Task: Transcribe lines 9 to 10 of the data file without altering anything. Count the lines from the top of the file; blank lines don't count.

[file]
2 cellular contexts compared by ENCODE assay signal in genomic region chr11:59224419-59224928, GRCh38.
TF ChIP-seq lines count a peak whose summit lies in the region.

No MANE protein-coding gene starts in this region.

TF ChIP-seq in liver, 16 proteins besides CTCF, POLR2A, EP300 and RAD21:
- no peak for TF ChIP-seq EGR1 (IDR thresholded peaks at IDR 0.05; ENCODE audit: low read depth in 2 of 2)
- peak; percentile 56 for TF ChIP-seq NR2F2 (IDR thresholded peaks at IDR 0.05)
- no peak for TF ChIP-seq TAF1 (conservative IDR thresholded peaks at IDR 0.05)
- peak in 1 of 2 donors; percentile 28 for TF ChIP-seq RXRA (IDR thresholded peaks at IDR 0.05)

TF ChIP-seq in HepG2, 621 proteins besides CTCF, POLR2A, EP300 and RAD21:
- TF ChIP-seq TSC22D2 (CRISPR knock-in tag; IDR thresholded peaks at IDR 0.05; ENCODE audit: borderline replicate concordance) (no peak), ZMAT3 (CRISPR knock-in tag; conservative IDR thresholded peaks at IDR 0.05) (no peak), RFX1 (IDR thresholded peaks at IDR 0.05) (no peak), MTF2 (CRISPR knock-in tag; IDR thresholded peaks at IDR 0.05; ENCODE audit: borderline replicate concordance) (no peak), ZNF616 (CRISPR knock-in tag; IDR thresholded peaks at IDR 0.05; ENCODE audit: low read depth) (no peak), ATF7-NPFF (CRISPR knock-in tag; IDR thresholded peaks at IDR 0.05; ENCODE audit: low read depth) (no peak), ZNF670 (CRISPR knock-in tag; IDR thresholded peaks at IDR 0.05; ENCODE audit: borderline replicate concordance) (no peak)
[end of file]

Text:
TF ChIP-seq in HepG2, 621 proteins besides CTCF, POLR2A, EP300 and RAD21:
- TF ChIP-seq TSC22D2 (CRISPR knock-in tag; IDR thresholded peaks at IDR 0.05; ENCODE audit: borderline replicate concordance) (no peak), ZMAT3 (CRISPR knock-in tag; conservative IDR thresholded peaks at IDR 0.05) (no peak), RFX1 (IDR thresholded peaks at IDR 0.05) (no peak), MTF2 (CRISPR knock-in tag; IDR thresholded peaks at IDR 0.05; ENCODE audit: borderline replicate concordance) (no peak), ZNF616 (CRISPR knock-in tag; IDR thresholded peaks at IDR 0.05; ENCODE audit: low read depth) (no peak), ATF7-NPFF (CRISPR knock-in tag; IDR thresholded peaks at IDR 0.05; ENCODE audit: low read depth) (no peak), ZNF670 (CRISPR knock-in tag; IDR thresholded peaks at IDR 0.05; ENCODE audit: borderline replicate concordance) (no peak)